Debunking objections to the Milwaukee streetcar

Louis Weisberg, Staff writer

Update Feb. 10: The Milwaukee Common Council approved the streetcar connecting downtown to the lower east side the morning of Feb. 10. 

Ald. Bob Donovan claims Milwaukee’s streetcar project would divert $100 million of taxpayer money from education and other beneficial programs, but that’s simply not true. Here are some of the other popular objections to the streetcar, followed by responses from Jeff Fleming, spokesman for the Milwaukee Department of City Development.

1. The streetcar project will raise property taxes. This is false. Two downtown Tax Incremental Districts will issue $20 million in bonds to borrow money for the project. The money will be repaid by taxes that are based on the increase in value on properties in those districts only. That’s only fair, because real-estate owners in those two districts will benefit from an increase in value resulting from the streetcars. No one else’s taxes will be used for the streetcar.

2. The money for the streetcar project should be reallocated to something else, such as education. That’s not how it works. The $54 million federal grant for the project has been allocated specifically for rail in Milwaukee, and the city must either use it that way or lose it. The rest of the money cannot be reallocated, because it doesn’t exist. It’s being raised specifically to finance the streetcar. If the streetcar brings more economic activity and jobs to Milwaukee, however, it will increase the city’s tax base in a good way. The extra money could be used to finance other projects or provide property tax relief.

3. Streetcars have been colossal failures in other cities. While not everyone in every city with a streetcar system loves it, streetcars have been successful in measurable ways in most of the cities that have adopted them. Many of those cities have either expanded their lines or are in the process of doing so.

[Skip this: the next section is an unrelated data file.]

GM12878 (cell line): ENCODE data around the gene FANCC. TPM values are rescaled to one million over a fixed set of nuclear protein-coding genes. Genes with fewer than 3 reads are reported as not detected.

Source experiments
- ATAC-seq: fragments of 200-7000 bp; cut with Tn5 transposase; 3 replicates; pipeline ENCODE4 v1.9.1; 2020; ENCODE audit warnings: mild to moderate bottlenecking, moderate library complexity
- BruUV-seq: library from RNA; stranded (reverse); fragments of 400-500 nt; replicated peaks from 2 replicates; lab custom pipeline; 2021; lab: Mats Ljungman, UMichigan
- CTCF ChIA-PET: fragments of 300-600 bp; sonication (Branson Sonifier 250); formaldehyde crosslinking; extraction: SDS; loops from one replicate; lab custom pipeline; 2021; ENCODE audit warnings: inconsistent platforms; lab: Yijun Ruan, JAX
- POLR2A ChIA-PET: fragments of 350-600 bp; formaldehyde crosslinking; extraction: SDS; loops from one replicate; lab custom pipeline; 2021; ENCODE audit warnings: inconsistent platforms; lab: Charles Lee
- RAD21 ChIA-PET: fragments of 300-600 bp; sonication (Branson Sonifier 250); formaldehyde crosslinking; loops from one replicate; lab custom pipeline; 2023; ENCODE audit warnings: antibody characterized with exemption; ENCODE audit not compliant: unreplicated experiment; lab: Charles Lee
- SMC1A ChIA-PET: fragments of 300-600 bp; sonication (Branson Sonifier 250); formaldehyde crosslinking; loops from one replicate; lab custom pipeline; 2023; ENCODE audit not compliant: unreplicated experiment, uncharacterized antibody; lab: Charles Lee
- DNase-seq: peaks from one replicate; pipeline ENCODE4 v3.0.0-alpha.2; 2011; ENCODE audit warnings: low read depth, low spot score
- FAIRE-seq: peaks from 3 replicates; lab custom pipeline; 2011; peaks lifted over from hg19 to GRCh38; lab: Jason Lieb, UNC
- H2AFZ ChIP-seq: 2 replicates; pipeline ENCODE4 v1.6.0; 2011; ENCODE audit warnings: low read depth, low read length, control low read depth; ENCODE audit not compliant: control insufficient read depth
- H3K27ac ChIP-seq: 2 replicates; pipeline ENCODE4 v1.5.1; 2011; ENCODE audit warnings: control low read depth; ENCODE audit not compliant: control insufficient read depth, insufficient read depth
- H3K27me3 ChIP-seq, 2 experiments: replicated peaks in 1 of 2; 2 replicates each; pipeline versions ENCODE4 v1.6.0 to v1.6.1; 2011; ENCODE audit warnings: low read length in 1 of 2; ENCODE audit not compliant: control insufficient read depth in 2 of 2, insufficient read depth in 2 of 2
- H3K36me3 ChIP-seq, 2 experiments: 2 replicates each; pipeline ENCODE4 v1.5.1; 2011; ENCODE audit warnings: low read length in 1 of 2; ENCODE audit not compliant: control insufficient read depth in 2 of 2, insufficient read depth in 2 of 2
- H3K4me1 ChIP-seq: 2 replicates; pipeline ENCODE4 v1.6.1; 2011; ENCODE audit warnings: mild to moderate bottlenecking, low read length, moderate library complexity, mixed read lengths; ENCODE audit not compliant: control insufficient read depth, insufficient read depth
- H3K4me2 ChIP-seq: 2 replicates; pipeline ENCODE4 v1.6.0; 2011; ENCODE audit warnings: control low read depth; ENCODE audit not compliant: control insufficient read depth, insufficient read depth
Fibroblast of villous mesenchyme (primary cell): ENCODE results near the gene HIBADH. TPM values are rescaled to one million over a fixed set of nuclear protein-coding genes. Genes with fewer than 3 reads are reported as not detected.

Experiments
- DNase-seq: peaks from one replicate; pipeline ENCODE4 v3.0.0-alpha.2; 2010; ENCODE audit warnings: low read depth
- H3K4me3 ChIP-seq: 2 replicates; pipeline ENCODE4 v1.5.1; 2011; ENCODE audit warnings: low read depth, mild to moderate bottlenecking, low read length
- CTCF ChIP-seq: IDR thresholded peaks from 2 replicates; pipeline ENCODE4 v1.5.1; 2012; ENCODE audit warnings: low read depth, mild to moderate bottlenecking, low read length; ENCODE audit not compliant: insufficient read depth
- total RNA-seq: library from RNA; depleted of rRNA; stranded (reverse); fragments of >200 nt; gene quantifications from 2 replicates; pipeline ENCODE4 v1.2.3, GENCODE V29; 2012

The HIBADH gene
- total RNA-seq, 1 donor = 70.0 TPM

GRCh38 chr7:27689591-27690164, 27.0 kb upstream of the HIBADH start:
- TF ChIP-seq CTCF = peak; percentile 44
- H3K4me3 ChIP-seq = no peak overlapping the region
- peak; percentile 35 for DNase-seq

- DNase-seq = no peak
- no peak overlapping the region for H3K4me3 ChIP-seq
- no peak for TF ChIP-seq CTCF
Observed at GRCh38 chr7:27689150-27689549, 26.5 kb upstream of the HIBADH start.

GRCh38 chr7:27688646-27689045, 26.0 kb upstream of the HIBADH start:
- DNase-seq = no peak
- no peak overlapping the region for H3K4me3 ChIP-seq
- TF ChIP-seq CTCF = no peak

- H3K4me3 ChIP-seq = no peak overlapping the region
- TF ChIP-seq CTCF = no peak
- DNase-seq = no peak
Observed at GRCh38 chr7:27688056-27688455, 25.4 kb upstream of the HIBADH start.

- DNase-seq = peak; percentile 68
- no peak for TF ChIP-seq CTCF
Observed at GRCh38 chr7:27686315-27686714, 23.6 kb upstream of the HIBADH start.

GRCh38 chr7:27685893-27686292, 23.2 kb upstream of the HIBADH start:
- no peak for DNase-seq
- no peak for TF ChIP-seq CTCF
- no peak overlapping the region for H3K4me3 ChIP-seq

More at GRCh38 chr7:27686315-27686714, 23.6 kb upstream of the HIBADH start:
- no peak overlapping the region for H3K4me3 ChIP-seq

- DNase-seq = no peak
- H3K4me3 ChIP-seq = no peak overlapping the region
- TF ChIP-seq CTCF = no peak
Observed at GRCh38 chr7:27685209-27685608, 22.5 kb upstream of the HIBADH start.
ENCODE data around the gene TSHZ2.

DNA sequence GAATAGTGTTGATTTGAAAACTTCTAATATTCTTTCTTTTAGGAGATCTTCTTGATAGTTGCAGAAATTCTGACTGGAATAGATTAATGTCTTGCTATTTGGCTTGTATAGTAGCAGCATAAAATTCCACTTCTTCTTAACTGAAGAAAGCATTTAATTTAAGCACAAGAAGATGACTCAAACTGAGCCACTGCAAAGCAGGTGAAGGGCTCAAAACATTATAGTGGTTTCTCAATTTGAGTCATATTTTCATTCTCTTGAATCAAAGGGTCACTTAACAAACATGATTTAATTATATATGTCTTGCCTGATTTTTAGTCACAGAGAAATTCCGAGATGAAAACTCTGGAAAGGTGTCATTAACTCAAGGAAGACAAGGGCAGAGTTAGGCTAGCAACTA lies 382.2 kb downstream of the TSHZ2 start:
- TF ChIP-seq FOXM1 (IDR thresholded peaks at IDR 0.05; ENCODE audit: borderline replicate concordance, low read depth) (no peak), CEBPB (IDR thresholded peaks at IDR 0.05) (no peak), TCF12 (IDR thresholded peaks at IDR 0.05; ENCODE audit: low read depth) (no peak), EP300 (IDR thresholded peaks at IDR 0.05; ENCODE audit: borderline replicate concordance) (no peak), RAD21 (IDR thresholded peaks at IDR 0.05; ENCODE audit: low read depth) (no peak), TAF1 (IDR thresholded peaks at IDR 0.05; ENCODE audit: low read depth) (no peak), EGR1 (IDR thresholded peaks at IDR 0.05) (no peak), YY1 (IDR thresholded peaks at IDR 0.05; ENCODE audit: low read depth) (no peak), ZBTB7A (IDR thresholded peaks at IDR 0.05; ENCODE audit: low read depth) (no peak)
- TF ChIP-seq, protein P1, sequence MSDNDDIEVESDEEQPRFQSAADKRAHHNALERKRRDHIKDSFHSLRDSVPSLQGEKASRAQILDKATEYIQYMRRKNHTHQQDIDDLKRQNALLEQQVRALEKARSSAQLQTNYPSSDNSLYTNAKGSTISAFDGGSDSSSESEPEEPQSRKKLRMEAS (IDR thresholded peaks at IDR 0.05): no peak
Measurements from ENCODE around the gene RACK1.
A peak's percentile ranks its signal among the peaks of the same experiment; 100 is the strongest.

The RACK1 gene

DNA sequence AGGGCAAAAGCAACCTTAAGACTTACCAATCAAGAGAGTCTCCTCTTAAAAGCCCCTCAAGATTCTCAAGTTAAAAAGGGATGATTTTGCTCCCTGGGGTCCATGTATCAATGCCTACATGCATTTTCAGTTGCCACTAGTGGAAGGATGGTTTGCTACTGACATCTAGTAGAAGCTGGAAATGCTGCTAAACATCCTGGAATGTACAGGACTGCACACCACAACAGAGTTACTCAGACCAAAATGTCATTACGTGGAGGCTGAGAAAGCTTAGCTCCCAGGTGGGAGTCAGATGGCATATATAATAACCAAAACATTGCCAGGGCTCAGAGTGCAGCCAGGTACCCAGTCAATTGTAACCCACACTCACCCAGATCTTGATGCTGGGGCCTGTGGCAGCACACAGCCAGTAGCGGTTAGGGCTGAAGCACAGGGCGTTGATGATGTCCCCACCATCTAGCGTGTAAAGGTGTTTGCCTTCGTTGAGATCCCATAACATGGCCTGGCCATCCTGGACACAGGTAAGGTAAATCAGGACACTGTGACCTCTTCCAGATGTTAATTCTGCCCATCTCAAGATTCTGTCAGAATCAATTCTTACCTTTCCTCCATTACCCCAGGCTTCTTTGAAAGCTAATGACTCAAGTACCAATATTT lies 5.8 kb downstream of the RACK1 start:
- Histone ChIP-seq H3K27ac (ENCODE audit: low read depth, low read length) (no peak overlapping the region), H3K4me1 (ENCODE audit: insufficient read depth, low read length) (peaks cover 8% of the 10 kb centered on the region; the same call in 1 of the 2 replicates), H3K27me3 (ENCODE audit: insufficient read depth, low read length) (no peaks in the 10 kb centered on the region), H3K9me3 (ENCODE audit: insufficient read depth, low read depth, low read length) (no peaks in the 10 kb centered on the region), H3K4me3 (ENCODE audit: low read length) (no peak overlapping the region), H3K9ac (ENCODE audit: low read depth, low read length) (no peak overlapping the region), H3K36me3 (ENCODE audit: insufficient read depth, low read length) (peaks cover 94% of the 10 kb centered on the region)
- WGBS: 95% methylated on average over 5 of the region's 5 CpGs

4. The tracks are going to hurt my tires and cause traffic jams. This hasn’t been a problem in the scores of other cities with streetcars. Streetcars reduce traffic in dense areas, so they are far more likely to thwart traffic jams than cause them.

5. Taxpayers will have to pay to maintain the streetcar. This is true. Taxpayer money is used to pay for all forms of public transportation, including highways, buses, airports and rail. There is no mode of public transportation that pays for itself. Most people mistakenly believe that gas taxes pay for highways, but that is not true. Gas taxes don’t begin to pay for the massive cost of maintaining roads. The money comes from a variety of funds, including your property taxes.

6. The strong economic development trajectory that downtown Milwaukee is on right now would continue without infrastructure improvements such as streetcars. There’s no way to respond to this definitively, but a large number of important business leaders want the streetcars. Some of them are unwilling to commit to locating their workforces downtown without a way to avoid building massive parking structures or a way to move people easily around the downtown area. Streetcars help resolve both of those concerns. According to city estimates, building the streetcar system could clinch several billion dollars worth of development deals, bringing more money and jobs to Milwaukee. That’s one of the reasons why hardcore Republicans and people in rural areas are against the streetcar: They don’t want to see the Democratic stronghold of Milwaukee succeed, even though the city is the state’s primary economic engine and its success benefits them, too.